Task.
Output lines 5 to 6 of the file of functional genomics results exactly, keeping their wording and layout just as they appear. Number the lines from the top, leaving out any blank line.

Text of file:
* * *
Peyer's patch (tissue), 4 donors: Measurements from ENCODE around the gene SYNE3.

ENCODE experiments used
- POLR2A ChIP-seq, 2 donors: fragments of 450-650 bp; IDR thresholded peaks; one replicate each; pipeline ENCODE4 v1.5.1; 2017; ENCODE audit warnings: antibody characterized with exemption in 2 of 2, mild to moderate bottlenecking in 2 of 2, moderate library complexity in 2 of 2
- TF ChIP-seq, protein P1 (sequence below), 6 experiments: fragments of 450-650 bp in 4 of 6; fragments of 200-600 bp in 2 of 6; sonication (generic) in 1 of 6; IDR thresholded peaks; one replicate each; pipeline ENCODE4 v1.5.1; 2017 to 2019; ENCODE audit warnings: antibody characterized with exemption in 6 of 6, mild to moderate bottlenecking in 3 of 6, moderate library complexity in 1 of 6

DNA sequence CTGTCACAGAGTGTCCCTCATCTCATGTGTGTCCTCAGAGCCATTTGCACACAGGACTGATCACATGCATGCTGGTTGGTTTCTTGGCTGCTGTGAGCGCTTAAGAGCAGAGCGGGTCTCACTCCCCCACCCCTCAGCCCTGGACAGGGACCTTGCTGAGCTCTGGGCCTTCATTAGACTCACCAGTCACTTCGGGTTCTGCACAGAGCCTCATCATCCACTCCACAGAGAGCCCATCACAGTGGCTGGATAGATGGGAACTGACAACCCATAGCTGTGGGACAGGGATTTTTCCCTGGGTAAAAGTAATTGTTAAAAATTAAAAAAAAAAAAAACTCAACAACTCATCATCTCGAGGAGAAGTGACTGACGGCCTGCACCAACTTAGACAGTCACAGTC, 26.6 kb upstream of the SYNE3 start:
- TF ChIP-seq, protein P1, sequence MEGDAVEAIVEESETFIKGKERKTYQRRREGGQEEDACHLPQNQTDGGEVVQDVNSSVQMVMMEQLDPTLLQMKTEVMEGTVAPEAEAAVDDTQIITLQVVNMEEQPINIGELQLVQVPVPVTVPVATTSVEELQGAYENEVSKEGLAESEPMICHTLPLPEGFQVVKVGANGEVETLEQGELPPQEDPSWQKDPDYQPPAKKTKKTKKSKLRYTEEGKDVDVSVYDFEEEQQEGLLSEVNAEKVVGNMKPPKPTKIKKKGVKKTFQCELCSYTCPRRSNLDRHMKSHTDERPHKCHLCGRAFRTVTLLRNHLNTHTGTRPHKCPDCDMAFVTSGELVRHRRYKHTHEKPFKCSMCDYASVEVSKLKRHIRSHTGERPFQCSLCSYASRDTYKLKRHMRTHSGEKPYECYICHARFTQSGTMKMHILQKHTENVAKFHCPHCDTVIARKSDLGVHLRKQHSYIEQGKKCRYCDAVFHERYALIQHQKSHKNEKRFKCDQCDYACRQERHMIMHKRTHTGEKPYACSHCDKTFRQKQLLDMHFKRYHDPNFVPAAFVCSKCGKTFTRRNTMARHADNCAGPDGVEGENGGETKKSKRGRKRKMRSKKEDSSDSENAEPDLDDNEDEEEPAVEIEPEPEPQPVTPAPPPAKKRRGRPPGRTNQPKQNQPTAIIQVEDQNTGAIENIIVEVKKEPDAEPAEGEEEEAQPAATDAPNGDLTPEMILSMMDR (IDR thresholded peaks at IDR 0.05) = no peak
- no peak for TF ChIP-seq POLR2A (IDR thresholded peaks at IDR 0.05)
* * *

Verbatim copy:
DNA sequence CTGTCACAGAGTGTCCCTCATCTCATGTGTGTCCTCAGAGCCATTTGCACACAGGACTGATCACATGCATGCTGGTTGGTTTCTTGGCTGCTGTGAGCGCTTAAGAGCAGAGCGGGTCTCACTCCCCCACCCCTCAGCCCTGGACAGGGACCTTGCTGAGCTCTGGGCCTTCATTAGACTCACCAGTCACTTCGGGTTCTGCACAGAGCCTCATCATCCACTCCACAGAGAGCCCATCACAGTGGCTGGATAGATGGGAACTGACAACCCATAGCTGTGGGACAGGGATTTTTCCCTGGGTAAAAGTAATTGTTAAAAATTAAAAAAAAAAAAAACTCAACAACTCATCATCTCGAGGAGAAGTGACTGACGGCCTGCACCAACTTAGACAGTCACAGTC, 26.6 kb upstream of the SYNE3 start:
- TF ChIP-seq, protein P1, sequence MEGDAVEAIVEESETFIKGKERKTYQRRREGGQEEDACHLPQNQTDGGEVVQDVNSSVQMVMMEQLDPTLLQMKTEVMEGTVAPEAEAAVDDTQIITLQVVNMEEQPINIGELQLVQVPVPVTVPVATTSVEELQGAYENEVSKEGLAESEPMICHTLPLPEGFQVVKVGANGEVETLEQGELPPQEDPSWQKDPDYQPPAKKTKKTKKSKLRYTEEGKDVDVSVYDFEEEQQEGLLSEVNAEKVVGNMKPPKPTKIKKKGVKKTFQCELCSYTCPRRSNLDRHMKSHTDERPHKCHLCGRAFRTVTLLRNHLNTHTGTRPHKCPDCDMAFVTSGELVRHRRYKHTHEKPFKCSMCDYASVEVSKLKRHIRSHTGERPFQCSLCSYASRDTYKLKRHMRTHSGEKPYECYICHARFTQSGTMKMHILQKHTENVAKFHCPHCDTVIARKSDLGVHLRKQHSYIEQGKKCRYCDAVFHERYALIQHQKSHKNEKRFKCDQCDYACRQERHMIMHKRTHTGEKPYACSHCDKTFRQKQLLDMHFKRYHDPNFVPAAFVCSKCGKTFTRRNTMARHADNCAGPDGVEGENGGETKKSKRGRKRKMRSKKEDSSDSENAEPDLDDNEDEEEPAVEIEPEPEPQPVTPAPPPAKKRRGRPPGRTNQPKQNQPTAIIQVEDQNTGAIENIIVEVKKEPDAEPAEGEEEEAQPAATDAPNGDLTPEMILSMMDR (IDR thresholded peaks at IDR 0.05) = no peak